Looking back at the first six months of 2020

By MPP Toby Barrett

Looking back at 2020, by and large, life and work went on, both locally and at Queen’s Park.

The commencement of last year saw passage of the Provincial Animal Welfare Services Act. Ontario was the first province in Canada to introduce such a provincially-operated enforcement system.

On Jan. 25, the first case of coronavirus was identified in Ontario.

On Feb. 24, militants blocked the Caledonia bypass and the CN line in support of the West Coast Wet’suwt’en Coastal Gas Link pipeline protest – a tactic we have seen over the previous 14 years and a tactic we were to see throughout 2020.

Last winter, after consultation with the NDP and independent MPPs, legislation was introduced to change the way the Ontario Legislature conducts business. I am an advocate for history and tradition; however, I have long thought the proceedings of the Legislature can always be streamlined. For instance, an MPP in a wheel chair would no longer need unanimous consent from the legislature to vote without standing, rather the Speaker would be able to grant this exception.

In March, my Private Member’s Bill, the Great Lakes Protection Amendment Act, 2020 passed second reading. The bill adds the promotion of tourism and other economic activities to the legislation governing the Ontario side of the Great Lakes-St. Lawrence River Basin, while respecting the ecological health of the basin.

Bill 132, Better for People, Smarter for Business Act was passed at the end of February to again take on the plethora of rules and regulations and red tape in Ontario.

The pandemic accelerated in the second quarter of 2020 and dominated the news, and just about all  communications to and from my office.

Global economies ground to a halt. Government and health care systems adapted quickly. We saw heartache and loss, locally and across the planet — families lost loved ones. Billions and billions of provincial and federal dollars rolled out to not only help support the health and well-being of citizens, but also to provide support for jobs, employers, and our economy.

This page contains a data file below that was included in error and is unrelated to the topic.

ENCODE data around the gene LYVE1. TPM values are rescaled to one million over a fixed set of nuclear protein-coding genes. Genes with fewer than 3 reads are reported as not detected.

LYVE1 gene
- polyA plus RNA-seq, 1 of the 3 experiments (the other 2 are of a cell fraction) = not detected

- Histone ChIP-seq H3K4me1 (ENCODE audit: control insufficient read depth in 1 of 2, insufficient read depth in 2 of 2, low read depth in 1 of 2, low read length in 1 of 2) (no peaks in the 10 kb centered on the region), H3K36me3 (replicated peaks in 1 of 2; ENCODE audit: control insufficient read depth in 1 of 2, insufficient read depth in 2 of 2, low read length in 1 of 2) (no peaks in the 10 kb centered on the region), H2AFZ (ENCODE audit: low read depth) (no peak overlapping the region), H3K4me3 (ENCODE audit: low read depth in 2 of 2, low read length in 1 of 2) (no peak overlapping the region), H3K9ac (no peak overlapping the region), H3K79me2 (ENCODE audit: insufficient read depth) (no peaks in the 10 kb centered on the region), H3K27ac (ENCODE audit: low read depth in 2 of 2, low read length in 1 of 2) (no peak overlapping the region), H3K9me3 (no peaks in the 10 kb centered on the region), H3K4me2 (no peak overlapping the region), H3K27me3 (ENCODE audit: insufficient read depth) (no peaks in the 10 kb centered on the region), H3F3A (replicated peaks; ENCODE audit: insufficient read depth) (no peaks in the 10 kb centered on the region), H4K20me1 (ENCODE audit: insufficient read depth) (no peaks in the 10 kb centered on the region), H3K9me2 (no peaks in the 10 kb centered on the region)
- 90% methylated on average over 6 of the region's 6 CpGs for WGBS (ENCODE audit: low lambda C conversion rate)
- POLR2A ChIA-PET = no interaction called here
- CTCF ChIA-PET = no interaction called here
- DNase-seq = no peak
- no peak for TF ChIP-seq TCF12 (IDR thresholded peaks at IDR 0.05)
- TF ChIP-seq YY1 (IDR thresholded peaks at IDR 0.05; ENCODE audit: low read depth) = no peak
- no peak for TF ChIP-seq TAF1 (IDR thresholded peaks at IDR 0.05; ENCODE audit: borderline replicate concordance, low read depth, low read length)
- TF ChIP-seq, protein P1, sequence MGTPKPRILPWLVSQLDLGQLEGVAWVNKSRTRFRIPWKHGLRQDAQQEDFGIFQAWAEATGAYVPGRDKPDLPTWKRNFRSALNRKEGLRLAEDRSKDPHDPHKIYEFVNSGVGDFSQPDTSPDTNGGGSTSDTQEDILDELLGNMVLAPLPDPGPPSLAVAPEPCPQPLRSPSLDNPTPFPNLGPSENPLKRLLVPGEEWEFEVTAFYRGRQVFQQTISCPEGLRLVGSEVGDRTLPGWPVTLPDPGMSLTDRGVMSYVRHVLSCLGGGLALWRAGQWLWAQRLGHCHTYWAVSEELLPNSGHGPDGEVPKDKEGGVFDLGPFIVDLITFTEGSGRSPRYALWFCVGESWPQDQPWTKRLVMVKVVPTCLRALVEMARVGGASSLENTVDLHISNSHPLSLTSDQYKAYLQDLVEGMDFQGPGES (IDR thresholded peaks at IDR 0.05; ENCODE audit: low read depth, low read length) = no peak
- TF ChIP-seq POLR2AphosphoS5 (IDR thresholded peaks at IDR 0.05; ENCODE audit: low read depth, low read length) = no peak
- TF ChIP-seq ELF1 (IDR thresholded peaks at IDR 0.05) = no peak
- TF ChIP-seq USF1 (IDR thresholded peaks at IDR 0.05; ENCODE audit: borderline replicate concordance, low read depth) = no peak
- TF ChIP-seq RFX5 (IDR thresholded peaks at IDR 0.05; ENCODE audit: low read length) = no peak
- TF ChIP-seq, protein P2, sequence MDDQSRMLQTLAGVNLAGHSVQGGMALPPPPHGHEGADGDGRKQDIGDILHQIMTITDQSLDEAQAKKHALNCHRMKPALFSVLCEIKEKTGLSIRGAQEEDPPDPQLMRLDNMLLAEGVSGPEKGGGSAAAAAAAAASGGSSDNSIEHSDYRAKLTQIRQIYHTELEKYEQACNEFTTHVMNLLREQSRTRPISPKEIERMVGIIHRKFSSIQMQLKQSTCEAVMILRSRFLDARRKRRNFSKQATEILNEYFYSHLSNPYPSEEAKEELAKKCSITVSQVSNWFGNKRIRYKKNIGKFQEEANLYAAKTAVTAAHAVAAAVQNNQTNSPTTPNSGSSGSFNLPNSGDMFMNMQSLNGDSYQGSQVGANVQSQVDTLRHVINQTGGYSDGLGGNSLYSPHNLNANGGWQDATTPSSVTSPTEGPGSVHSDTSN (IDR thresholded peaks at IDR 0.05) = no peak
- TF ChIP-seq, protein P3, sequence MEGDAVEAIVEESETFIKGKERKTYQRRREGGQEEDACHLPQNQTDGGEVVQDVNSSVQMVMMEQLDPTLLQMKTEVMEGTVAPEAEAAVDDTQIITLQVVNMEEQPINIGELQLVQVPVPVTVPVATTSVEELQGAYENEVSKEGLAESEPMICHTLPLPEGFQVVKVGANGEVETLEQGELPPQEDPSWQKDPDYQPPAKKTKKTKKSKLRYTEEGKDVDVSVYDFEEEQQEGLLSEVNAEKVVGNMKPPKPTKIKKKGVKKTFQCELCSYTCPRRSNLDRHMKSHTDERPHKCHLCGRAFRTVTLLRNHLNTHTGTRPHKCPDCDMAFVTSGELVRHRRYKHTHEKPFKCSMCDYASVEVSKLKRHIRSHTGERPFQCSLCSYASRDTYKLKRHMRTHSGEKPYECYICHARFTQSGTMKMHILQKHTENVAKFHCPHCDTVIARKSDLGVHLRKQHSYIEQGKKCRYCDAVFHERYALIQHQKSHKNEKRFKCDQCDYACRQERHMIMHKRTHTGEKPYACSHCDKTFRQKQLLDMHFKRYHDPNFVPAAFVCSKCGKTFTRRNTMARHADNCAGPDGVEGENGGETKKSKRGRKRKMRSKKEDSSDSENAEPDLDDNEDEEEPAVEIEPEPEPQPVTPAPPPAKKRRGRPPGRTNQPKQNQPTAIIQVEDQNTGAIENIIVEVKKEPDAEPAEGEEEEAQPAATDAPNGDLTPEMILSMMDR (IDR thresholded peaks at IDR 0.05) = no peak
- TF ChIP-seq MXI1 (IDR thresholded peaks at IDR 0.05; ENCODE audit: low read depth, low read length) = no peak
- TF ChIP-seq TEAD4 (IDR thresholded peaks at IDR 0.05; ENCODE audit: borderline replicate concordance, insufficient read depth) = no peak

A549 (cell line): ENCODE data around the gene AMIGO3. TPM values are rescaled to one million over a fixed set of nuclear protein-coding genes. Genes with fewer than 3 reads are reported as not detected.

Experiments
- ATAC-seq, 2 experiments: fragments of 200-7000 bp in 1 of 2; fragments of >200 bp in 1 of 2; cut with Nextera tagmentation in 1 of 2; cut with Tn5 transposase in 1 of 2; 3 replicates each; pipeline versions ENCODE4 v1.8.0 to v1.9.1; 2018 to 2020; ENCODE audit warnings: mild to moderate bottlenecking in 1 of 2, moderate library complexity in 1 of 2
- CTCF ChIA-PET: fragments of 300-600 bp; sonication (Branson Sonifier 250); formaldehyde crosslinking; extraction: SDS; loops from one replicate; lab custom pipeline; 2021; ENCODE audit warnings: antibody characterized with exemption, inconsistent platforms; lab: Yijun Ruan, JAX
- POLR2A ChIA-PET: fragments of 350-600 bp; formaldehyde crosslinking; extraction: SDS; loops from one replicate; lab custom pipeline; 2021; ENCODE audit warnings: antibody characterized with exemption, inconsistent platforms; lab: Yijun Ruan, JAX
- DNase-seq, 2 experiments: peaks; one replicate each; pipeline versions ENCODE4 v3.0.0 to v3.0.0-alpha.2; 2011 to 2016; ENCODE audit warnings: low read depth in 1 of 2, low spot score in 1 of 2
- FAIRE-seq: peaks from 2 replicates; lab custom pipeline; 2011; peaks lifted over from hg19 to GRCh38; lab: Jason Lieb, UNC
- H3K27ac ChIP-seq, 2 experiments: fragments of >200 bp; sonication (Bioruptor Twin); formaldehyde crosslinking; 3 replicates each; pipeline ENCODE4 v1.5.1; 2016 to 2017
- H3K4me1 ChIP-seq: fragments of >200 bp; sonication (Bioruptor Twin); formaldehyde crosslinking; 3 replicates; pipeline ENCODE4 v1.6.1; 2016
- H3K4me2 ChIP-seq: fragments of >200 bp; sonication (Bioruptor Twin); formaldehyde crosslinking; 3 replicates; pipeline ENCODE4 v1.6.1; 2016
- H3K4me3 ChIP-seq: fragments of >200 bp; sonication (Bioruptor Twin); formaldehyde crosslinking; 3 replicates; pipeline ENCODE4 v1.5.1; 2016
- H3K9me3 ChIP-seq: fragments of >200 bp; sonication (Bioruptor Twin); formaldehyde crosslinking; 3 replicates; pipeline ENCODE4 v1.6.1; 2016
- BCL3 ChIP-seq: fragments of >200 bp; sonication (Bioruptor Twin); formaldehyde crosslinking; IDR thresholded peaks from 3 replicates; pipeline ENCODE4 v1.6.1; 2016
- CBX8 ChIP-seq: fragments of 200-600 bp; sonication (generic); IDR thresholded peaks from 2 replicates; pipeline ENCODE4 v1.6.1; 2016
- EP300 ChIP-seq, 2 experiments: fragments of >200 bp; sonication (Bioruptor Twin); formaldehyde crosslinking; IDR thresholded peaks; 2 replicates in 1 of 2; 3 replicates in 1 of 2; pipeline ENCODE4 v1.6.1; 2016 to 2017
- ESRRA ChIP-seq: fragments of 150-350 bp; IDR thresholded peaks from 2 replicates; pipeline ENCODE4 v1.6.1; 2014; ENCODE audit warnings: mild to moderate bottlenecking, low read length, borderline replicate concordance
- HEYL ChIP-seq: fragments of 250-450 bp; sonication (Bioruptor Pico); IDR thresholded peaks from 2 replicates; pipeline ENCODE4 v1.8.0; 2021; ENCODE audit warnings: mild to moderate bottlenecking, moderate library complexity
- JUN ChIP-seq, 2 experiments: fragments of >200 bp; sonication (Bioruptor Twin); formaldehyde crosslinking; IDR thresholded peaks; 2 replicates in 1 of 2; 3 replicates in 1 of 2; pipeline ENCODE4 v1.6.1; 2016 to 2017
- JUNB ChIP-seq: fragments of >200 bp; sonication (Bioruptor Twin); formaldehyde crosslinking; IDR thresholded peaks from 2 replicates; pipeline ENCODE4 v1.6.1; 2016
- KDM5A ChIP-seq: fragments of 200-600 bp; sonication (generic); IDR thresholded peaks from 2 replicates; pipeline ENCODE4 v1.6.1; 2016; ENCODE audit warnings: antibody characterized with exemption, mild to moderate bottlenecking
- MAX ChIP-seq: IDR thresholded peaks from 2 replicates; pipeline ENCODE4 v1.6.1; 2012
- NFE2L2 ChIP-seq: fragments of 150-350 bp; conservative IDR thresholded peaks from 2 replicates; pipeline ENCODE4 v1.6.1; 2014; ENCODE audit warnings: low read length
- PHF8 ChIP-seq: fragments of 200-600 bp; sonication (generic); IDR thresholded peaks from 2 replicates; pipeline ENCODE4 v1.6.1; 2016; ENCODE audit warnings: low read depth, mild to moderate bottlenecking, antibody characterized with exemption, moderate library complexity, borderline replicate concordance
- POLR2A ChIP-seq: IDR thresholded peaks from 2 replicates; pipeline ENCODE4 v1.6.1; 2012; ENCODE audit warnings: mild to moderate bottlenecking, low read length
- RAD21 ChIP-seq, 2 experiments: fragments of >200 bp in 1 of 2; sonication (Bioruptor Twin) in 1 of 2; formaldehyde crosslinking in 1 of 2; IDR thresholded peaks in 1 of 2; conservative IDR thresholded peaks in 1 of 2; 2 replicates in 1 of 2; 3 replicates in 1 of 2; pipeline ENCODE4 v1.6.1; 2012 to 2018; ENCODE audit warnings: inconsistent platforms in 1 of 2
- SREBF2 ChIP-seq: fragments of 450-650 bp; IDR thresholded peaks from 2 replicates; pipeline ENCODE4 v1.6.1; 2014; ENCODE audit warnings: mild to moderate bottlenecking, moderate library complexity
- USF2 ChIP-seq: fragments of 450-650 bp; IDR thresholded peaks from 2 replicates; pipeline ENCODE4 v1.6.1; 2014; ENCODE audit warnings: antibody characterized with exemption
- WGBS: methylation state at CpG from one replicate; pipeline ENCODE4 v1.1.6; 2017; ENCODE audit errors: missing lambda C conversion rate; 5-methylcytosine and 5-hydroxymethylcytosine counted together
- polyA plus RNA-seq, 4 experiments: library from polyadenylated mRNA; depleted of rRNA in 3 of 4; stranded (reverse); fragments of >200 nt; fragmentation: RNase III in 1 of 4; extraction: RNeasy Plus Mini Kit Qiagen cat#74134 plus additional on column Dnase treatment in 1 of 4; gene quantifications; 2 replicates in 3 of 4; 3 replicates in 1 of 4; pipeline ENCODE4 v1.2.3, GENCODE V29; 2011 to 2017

Our local health unit gained considerable media attention during the pandemic for restrictions that went above and beyond what the province implemented. Some examples that made the news were restrictions on bunkhouse occupancy, cottage use bans, walking trails not being open, and the closure of car washes.

Unfortunately, Haldimand-Norfolk also made the news because of outbreaks at Hagersville’s Anson Place and on Norfolk farms.

Covid brought about a renewed emphasis on local production, and in Haldimand-Norfolk, this was best seen in the agriculture industry. As Parliamentary Assistant to the Minister of Agriculture, Food and Rural Affairs, I was actively engaging stakeholders in the early days to see where they needed assistance from government. COVID-19 caused a significant disruption to our food supply chain. From trying to ease deadlines for paperwork and licenses to providing funding for Covid costs, OMAFRA did its best to assist farm producers.

Efforts to expand high-speed Internet in rural Ontario started to come to fruition in early summer with high speed in the works for Bealton, Bloomsberg, Boston, Dundurn, Townsend Centre, Villa Nova, Waterford and Wilsonville. Later in the year, broadband was announced for Turkey Point, Walsh and Normandale.

To be continued. . . .

Toby Barrett is the MPP for Haldimand-Norfolk.